WineInk: A New, Digitally Democratized Age
Welcome to the New Age
Three sites where you can read and buy, or buy and read.
1. IWM - Italian Wine Merchants
High-end wines hand-selected from Europe’s finest estates with commentary from proprietor and Italophile Sergio Esposito.
2. Wine Access
Travel blogs, wine education articles and profiles of many of the world’s best wines that you can’t find elsewhere for sale. Launched in 2000, it is the grand daddy of the genre.
Launched five years ago by Master Sommelier Ian Cauble, this site offers great writing and daily hand-picked selections.
UNDER THE INFLUENCE
Domaine Christelle Betton, Crozes-Hermitage Rouge “Caprice” 2017
Today we’ll go with one of Ian Cauble’s daily selections, this one, offered on Monday May 13, 2019 for $38. It is a wine from the Rhône Valley and it clearly struck Mr. Cauble. Here are his notes:
“The wine is a very dark purple in the glass and with magenta and ruby at the rim. The first highly concentrated aromas jump out to meet you: bright raspberries, blackberries, boysenberries and licorice floating above a firm foundation of olive, meat and exotic spice. The flavors intensify on the palate with a little spicy potpourri and blueberry. Tannins are supple and green; they’ll soften noticeably over the next three to five years but it’s going to be hard to wait that long when the wine is so juicy.”
Makes you wanna make a purchase.
There was a time in wine, not that long ago, when just a few people were considered to be the ultimate arbiters of taste. At the beginning of this century, if you wanted to evaluate a bottle of wine, you likely would rely on the rankings of a limited number of tasting experts who would give a score to the wines they had tasted in flights at various wineries.
Wine Spectator, the Wine Enthusiast and, most importantly, Robert Parker’s Wine Advocate, could make or break a wine simply by scoring either side of, say, 90 points. Never mind that most people, even oenophiles, had little to no idea what the criteria used to reach that number was. Though each ranker had a 100-point system (often slightly different from the others), the only thing that mattered to the vast majority of consumers was that this cabernet sauvignon from Napa was scored two points lower than that cab from Bordeaux. There was little context.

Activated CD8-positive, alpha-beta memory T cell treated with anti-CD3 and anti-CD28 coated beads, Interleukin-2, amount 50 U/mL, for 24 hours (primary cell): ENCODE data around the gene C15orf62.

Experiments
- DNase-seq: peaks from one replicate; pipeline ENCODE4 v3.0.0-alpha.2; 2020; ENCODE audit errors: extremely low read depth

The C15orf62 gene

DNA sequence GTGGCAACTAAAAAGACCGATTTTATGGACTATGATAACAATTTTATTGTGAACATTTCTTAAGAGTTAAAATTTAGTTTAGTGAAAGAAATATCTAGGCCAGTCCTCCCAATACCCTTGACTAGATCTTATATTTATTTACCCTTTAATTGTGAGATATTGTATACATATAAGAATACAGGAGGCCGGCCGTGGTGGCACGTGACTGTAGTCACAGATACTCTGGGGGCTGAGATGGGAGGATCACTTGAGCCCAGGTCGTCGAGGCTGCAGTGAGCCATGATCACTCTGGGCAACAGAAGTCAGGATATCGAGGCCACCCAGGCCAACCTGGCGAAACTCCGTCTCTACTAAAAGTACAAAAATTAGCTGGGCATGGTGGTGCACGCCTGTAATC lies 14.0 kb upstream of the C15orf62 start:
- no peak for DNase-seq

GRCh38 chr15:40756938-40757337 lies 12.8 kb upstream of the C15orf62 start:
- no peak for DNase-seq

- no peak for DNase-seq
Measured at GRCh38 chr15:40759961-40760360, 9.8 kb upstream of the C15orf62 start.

While the 100-point scale has remained the standard, digital media has dramatically changed the way we learn about wine in general and how we find out the specifics of an individual wine in particular. In the past decade, as is the case in just about any other topic of study, there has been a revolution in the availability of information about wine on digital platforms.
Today, if you want to find out about a wine, all you have to do is Google it. Instead of relying on one man’s opinion — and yes, back in the day, 95% of these “arbiters of taste” were men — you can find and read the opinions of a multitude of tasters, most of whom are tasting those wines in their own kitchens, living rooms or backyards. It is the democratization of wine recommendations, if you will.
I heard one sommelier say recently, “Social media is the new Parker.” He was referring to the effect that digital reviews can have on the success of a single wine today versus those days when a Robert Parker decree of quality was the single thing that could move markets.
And, of course, that is nothing but a good thing. The only caveat being that the “everyone is a critic” age means that a lot of uninformed and often biased opinions can find their way into the ether. The trick is to find experts you trust and sites that are interesting to you.
Recently there has been an explosion of sites that both sell wines and provide great reading. That is to say they have developed digital platforms that are commercial storefronts and wrapped them in educational and entertaining info sites.
Every day I get emails from a number of these sites that not only tell me of their wines on offer, but also tell me stories about those wines. Most often someone from the site has visited the wineries and can introduce me to the winemaker in intimate portraits, describe the soils as if I had a spade in hand, and tell me about the pairings in a way that makes me feel that I can taste both the wine and the meals.
Is this wine journalism? Well, not exactly. After all, the point of the pieces is to get me to either buy that bottle online or join that site’s wine club. But it doesn’t necessarily mean that the fix is in either. Many of the sites are populated by experts and, just as importantly, passionate wine folk who are discovering new ways to make a profitable life in wine by sharing, not just the bottles, but also their love of the wines.
And the writing can be great. Sergio Esposito, who runs the Italian Wine Merchants, a high-end wine shop specializing in the gems of the boot, crafts incredibly complex paragraphs about the wines on offer. Esposito’s emails paint a picture of the wines for sale that make you want to A) buy them, and B) rush to Italy to meet the maker yourself.
Basically this is part of a pair of new paradigms. First, in wine the future is in “Direct To Consumer” marketing. Winemakers want to sell to you personally. And second is in how we receive information, not just about wine but really about anything. The digital delivery of information and the creative use of platforms have blurred the line between commerce and education. Oftentimes in this digital age it is both in the same words.
While the old adage “let the buyer beware” certainly still applies, it is time to look at the new instead of the old.
Kelly J. Hayes lives in the soon-to-be-designated appellation of Old Snowmass. He can be reached at firstname.lastname@example.org.
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